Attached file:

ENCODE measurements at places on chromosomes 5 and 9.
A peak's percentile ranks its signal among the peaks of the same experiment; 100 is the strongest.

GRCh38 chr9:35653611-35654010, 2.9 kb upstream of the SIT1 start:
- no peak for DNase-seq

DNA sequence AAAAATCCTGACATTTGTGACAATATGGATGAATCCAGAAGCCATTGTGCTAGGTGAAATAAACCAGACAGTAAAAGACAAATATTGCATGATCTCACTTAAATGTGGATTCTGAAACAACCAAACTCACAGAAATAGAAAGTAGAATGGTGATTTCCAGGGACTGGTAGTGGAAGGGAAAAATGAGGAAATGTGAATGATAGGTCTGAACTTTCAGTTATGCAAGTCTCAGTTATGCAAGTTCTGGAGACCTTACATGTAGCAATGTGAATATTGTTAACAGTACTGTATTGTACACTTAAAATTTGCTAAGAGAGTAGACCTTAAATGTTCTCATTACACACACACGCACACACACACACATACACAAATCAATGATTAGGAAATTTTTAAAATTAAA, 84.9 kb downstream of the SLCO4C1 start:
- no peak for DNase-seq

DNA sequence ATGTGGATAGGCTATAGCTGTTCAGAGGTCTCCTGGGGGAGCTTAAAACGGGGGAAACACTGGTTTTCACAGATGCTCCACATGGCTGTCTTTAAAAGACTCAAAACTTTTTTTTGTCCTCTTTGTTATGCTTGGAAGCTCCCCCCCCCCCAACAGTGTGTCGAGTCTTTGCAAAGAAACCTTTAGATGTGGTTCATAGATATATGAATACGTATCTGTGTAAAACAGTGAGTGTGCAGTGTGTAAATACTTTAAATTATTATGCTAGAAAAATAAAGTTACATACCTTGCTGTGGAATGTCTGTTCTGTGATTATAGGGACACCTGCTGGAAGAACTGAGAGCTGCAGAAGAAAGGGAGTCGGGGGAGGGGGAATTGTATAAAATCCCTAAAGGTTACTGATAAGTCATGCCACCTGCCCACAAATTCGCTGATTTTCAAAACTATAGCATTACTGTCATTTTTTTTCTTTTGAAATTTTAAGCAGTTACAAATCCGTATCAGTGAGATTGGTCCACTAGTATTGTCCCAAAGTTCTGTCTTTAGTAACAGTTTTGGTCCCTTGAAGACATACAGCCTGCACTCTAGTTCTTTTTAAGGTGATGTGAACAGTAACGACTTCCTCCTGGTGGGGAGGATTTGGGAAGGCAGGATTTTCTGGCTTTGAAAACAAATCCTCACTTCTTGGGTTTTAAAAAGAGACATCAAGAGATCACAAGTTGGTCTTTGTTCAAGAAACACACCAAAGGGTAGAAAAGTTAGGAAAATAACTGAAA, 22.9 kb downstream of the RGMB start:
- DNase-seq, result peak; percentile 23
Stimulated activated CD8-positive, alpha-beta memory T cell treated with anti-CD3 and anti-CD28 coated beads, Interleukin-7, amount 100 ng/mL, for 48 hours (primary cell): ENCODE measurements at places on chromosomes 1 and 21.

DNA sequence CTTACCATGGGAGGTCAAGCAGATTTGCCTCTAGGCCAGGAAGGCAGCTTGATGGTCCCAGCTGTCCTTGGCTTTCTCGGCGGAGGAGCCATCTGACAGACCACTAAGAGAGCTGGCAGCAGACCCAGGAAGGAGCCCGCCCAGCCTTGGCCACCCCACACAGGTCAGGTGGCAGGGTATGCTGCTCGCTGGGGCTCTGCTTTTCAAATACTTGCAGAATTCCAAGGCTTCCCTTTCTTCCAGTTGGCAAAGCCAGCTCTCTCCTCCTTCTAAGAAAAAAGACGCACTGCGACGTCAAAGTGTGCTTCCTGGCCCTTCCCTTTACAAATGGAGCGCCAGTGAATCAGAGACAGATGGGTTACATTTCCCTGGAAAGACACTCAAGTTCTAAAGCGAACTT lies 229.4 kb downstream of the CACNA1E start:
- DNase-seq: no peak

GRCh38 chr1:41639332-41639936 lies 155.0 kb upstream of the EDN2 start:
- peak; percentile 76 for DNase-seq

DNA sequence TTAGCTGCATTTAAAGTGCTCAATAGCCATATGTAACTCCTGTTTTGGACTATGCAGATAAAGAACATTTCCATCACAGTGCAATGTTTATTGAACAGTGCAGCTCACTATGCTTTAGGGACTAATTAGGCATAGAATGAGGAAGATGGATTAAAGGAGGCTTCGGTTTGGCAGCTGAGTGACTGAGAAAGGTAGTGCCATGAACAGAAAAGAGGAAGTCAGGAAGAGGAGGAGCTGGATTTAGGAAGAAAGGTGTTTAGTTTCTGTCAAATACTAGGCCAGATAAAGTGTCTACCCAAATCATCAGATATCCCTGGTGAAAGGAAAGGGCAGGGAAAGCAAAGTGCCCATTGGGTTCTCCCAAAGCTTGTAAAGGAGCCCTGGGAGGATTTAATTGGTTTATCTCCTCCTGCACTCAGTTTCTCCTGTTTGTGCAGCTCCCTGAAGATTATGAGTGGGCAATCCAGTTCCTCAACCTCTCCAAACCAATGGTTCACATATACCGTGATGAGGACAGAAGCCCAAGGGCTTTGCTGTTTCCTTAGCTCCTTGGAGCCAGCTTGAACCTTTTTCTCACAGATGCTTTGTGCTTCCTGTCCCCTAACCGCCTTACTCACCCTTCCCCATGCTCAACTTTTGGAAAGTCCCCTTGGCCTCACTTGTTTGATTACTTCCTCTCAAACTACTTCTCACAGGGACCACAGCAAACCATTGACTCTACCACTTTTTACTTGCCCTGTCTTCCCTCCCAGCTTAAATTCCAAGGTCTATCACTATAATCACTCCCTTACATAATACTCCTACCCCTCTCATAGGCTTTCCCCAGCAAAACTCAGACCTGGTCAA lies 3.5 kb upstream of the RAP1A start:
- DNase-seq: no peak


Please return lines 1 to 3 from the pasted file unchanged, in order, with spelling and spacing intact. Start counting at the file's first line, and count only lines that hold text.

ENCODE measurements at places on chromosomes 5 and 9.
A peak's percentile ranks its signal among the peaks of the same experiment; 100 is the strongest.

GRCh38 chr9:35653611-35654010, 2.9 kb upstream of the SIT1 start: